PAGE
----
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U.S. insurers reluctant to cover genetic tests

In 2004, a feature article on this site addressed developments in genetic medicine. One of the items covered in that article was a new type of diagnostic test device called the Roche Diagnostic AmpliChip CYP 450, which analyses variations in two genes that play a major role in the metabolism of many widely prescribed drugs.

Now, just over two years since that article, Emily Singer of MIT’s Technology Review has written about her experiences in attempting to have an AmpliChip test in the U.S. From her article, it appears that there is a slow rate of uptake on genetic tests like this, not least because health insurance companies are reluctant to cover them.

This issue of health insurers tardiness regarding genetic medicine has also been referred to in a recent report by the Personalized Medicine Coalition, (PMC) a U.S. interest group for companies and academics involved in this sector. The PMC quotes Arthur Holden, Senior Vice President, Corporate Development of Illumina, Inc. (which develops tools for the large-scale analysis of genetic variation and function) as saying: “It is becoming increasingly important that insurers begin to engage to understand personalized medicine and evolve their payment models to reflect the value of such innovation. Currently, Medicare reimbursement policy for diagnostic tests is based on traditional methods of diagnosis through existing signs and symptoms rather than adopting molecular-based tests. These new molecular assays will support the personalization of healthcare to become both more proactive and more efficient.”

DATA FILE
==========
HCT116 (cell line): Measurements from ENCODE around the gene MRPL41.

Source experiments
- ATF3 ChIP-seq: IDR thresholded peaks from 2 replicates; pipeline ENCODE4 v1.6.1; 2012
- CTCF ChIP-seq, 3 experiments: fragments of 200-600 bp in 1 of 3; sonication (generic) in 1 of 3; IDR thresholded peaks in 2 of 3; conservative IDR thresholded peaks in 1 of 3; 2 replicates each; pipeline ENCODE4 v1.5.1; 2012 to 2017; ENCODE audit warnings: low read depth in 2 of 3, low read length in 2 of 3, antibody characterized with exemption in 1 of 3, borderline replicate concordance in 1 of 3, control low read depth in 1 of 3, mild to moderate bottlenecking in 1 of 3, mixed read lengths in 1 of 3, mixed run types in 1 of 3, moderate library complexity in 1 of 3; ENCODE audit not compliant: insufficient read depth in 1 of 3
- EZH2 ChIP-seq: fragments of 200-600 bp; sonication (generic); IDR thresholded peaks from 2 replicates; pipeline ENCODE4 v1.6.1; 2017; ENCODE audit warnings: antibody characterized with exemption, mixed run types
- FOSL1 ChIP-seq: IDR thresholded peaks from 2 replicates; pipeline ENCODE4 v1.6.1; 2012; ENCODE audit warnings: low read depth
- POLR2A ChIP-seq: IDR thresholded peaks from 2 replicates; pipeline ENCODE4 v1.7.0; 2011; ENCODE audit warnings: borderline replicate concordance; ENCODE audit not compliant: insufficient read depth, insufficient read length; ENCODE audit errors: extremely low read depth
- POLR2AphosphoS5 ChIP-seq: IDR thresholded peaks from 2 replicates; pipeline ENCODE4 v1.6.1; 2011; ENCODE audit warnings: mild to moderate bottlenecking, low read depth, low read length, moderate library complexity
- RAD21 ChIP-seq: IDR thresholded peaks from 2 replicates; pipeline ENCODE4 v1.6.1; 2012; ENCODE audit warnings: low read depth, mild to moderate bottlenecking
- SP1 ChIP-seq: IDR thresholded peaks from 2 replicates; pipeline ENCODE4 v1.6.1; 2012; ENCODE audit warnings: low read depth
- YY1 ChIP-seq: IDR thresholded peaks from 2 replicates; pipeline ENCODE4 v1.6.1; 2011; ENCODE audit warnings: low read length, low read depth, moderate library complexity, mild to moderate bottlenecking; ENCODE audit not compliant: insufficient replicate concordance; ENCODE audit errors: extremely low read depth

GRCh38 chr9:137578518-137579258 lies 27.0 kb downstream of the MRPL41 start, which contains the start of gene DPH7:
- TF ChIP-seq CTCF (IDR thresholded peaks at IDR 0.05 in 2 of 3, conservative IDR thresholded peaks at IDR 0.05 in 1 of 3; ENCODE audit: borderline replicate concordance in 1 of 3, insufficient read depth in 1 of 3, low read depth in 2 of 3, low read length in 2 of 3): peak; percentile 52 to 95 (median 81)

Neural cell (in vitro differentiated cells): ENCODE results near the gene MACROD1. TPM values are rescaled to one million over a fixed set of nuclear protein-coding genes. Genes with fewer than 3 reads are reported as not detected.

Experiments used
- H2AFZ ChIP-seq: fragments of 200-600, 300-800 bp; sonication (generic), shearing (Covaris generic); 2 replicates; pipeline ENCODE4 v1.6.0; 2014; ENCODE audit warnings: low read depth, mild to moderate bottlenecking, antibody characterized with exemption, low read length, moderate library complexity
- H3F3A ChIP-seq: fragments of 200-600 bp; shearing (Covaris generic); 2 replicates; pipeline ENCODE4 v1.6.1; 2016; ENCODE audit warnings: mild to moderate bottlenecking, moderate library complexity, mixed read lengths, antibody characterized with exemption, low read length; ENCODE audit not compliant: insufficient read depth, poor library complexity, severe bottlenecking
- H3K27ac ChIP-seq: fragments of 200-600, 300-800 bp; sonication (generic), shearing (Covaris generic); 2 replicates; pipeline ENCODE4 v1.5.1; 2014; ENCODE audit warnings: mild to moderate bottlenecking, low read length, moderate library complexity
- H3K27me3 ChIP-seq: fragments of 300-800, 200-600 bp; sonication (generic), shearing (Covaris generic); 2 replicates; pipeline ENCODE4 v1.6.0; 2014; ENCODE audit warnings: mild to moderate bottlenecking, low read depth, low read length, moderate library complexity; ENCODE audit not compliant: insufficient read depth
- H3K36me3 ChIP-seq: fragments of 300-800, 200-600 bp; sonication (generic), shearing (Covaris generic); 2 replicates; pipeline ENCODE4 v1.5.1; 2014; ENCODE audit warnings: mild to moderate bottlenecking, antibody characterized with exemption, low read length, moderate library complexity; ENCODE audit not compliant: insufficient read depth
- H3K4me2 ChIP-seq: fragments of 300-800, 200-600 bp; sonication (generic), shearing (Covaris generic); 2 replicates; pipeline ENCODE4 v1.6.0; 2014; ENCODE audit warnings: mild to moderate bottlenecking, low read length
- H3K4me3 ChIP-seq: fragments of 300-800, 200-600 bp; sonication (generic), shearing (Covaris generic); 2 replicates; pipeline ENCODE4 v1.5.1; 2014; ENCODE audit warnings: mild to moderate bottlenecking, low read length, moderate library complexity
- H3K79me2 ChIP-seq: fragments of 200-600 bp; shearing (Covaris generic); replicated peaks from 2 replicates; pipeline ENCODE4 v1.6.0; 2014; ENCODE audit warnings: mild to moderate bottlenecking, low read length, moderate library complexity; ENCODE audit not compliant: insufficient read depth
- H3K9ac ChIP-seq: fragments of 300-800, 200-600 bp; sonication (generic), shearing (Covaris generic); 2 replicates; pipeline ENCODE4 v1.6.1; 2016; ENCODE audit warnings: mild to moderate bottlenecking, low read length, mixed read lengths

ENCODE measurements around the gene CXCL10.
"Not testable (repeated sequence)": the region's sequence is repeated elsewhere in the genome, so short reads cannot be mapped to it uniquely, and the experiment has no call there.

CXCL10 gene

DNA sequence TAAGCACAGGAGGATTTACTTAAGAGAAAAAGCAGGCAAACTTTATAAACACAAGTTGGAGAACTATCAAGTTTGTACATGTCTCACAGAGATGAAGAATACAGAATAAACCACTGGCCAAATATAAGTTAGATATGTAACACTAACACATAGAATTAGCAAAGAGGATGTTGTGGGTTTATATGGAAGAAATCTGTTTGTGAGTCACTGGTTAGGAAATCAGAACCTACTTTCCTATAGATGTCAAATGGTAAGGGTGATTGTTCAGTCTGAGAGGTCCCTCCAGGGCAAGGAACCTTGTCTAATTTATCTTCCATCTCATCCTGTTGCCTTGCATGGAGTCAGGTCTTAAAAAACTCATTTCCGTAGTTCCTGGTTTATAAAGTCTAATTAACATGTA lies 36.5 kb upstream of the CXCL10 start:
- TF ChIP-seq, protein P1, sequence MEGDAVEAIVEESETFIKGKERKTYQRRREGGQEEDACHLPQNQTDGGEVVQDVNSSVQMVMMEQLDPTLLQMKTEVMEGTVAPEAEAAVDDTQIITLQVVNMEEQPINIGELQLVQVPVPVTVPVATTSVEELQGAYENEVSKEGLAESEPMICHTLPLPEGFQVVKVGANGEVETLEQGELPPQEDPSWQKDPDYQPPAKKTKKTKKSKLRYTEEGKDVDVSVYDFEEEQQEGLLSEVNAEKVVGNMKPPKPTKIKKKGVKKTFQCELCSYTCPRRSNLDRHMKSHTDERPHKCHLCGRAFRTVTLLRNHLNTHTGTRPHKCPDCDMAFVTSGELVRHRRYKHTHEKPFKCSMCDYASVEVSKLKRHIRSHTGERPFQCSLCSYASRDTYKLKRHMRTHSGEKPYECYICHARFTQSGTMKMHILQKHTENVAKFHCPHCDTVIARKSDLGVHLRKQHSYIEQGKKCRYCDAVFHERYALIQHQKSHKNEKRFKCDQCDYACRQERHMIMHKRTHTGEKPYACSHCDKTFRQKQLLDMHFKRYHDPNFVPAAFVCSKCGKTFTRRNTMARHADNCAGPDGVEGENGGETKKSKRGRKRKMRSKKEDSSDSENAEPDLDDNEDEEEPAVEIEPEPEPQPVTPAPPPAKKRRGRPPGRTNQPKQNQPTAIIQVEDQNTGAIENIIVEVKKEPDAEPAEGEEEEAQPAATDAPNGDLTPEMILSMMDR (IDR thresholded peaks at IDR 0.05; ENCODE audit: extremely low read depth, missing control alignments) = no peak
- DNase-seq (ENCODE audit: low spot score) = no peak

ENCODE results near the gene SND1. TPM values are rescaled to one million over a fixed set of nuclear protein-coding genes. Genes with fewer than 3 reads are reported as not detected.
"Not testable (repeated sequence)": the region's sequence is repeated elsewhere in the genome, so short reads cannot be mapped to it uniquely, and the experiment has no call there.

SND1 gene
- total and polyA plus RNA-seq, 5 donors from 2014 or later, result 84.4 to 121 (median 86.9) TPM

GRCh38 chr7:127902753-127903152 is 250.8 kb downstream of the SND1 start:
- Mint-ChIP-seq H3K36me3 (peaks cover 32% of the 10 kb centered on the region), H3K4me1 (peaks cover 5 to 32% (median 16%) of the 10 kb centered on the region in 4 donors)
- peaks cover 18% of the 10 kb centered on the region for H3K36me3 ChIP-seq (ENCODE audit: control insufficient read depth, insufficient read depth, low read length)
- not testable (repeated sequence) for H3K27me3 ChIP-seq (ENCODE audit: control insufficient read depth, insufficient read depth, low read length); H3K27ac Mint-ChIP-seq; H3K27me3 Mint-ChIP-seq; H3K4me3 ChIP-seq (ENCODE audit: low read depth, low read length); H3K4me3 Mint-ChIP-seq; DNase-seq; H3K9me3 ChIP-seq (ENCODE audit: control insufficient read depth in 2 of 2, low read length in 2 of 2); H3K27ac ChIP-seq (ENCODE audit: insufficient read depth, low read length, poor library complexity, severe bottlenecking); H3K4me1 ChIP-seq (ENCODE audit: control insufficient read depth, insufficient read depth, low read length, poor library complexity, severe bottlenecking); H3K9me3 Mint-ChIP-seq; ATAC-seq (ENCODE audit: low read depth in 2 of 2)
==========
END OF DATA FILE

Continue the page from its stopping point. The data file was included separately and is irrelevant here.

It should be pointed out that there is little evidence to suggest any discernable gap between the United States and Europe regarding the take-up for this type of testing.

The Technology Review article also points out that genetic testing did not exist when many current doctors were being trained, and they are more inclined to stick with tried-and-trusted methods. Indeed, when she does eventually succeed in getting an AmpliChip test carried out, the results tend to reinforce the viewpoint that such testing is not the complete solution to determining possible side-effects of medicines.

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